Voyage’ installation consists of three hundred floating paper boats, encasing colored dynamic LED lights that come alive at night, putting on a spectacular light show.
Aether and Hemera’s installation is designed to be an interactive experience; people can engage with the installation and impact the behavior of the lights from their mobile phone. Technically the boats house individually programmable RGB LEDs controlled by a system including an Arduino, a Rasperry Pi as DHCP and Web server, a wireless access point, bespoke DMX circuitry and and software that lets visitors change the patterns and colors of the lights by connecting to the specialized local wireless network.
The etymon of the word ‘voyage’ comes from Latin ’viāticum’, which means ’provision for traveling’, and the aim of the artwork is to allow viewers to travel and sail with absolute freedom to all the places they care to imagine.
Colorful paper boats’ on the water invites everyone to make a transition from reality to imagination, reliving childhood memories and embracing our freedom; blurring the lines between the real and hyper-real, ‘Voyage’ invites the thoughts of the visitors to cross the borders of their imagination.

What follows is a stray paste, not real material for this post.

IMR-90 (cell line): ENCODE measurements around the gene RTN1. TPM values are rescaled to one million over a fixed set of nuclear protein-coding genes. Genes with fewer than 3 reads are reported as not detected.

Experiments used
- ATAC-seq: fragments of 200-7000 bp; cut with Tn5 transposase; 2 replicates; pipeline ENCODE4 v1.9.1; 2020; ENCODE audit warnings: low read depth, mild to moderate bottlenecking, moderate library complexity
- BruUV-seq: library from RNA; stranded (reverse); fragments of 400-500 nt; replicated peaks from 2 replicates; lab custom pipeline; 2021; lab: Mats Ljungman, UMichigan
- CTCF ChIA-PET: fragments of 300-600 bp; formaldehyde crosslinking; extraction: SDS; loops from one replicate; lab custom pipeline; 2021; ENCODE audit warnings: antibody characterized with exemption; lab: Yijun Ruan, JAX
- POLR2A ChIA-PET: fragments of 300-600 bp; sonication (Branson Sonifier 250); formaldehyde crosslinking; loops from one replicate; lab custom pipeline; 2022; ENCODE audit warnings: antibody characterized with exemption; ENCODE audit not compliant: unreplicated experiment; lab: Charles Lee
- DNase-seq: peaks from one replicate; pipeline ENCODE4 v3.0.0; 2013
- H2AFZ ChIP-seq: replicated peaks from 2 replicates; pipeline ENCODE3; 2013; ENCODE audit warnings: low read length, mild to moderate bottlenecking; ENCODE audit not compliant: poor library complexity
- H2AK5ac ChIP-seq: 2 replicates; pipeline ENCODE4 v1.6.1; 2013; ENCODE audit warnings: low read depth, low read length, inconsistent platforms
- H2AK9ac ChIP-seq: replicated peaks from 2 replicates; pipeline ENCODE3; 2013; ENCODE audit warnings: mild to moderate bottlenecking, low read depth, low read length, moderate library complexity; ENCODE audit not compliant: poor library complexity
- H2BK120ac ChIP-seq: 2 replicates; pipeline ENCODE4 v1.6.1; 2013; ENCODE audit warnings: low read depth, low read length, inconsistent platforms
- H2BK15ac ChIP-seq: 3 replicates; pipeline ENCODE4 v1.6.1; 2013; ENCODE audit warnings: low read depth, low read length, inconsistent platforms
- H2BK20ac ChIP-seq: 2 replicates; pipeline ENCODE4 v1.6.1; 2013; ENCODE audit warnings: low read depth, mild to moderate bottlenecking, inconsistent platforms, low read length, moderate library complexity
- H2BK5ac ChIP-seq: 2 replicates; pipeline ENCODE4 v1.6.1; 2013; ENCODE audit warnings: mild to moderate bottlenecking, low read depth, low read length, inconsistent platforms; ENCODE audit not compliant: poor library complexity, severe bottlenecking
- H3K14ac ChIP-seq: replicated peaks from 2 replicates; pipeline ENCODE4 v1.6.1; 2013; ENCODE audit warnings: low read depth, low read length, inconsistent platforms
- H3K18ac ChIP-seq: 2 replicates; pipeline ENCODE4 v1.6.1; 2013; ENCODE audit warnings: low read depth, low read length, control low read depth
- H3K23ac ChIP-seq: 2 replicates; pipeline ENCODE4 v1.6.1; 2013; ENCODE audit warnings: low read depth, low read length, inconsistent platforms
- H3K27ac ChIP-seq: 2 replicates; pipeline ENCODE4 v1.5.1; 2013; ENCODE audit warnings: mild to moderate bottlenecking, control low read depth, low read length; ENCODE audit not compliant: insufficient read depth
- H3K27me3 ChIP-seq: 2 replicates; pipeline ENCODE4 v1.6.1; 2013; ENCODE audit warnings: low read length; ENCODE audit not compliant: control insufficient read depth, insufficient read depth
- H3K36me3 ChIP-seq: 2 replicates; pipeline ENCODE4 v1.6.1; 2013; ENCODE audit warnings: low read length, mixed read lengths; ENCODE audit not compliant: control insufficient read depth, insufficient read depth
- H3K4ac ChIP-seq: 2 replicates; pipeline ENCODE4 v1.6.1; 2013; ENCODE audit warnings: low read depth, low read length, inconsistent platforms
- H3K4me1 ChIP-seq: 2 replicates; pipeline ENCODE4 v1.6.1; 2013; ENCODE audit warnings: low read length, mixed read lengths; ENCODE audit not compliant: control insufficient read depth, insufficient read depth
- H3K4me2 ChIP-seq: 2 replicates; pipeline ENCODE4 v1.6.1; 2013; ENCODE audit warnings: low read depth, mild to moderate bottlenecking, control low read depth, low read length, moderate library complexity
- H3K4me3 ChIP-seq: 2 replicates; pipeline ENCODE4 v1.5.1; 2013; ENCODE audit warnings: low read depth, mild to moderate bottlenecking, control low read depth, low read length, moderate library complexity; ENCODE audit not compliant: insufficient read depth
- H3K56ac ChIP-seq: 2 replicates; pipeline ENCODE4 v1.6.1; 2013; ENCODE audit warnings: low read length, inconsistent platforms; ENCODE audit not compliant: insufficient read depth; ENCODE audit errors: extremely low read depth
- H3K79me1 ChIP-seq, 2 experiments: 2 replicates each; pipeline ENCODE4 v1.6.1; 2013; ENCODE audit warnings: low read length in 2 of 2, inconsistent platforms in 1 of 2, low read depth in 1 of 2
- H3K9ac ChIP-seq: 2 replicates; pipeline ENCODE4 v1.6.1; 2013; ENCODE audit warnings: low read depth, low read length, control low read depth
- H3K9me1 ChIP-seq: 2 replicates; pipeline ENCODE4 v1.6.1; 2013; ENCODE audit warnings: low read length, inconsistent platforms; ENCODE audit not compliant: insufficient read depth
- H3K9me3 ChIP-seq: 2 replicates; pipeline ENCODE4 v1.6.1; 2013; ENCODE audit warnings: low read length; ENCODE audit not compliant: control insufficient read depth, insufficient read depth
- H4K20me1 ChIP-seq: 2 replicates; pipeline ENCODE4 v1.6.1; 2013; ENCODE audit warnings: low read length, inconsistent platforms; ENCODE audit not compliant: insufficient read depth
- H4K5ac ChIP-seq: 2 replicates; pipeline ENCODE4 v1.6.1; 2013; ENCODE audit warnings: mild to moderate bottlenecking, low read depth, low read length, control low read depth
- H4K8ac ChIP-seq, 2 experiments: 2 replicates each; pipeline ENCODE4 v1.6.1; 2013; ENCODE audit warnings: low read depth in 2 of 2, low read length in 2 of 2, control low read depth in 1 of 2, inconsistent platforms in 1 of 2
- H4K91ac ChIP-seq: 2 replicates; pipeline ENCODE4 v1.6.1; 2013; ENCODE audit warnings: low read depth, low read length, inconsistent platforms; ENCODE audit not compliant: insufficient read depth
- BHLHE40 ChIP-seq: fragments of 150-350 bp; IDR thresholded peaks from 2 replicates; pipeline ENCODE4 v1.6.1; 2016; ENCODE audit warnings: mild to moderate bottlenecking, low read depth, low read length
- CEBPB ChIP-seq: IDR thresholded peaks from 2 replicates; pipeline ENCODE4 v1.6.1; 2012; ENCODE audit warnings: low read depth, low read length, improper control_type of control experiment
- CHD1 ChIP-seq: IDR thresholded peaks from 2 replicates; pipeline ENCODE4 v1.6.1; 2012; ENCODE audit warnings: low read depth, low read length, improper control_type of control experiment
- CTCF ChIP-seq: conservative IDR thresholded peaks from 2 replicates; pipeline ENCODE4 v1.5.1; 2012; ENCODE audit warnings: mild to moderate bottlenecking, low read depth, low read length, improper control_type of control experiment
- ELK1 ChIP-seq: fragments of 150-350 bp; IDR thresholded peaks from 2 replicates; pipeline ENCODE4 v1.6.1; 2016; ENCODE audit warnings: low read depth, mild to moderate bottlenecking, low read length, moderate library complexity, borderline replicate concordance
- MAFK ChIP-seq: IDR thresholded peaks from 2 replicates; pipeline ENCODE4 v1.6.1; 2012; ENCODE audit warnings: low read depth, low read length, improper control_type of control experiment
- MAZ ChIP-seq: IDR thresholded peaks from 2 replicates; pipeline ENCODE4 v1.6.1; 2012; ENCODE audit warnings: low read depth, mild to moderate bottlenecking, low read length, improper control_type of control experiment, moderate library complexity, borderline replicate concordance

There are different points of view to appreciate Voyage installation: one is on a more intimate scale where people near the water can see the small paper-boat items and connect to their poetic character while another allows the majestic view of the whole glowing area of more than 50 by 15 meters from the distance. The spectacular scenography of the entire fleet can also be seen from the windows of many nearby buildings and the DLR’s bridge from where it’s possible to appreciate the dynamic scenery.
Creating an unexpected and unusual addition to Canary Wharf’s urban landscape, Voyage inspires the viewers to think creatively about the spaces around them and encourages busy Londoners to stop and interact with it and each other.
Aether & Hemera’s interdisciplinary collaboration focuses on exploring the sensory engagement of an immaterial force like light, combining digital technologies and physical spaces for creating immersive and emotional head spaces.
Their practice finds inspiration at the intersection between art and computer science and in the past few years they have developed a particular interest in participatory forms, interactive environments and aesthetic data visualization; building on this interests and background, they are currently investigating the creation of new forms of interactivity and expression, enabling meaningful aesthetic experiences for the audience.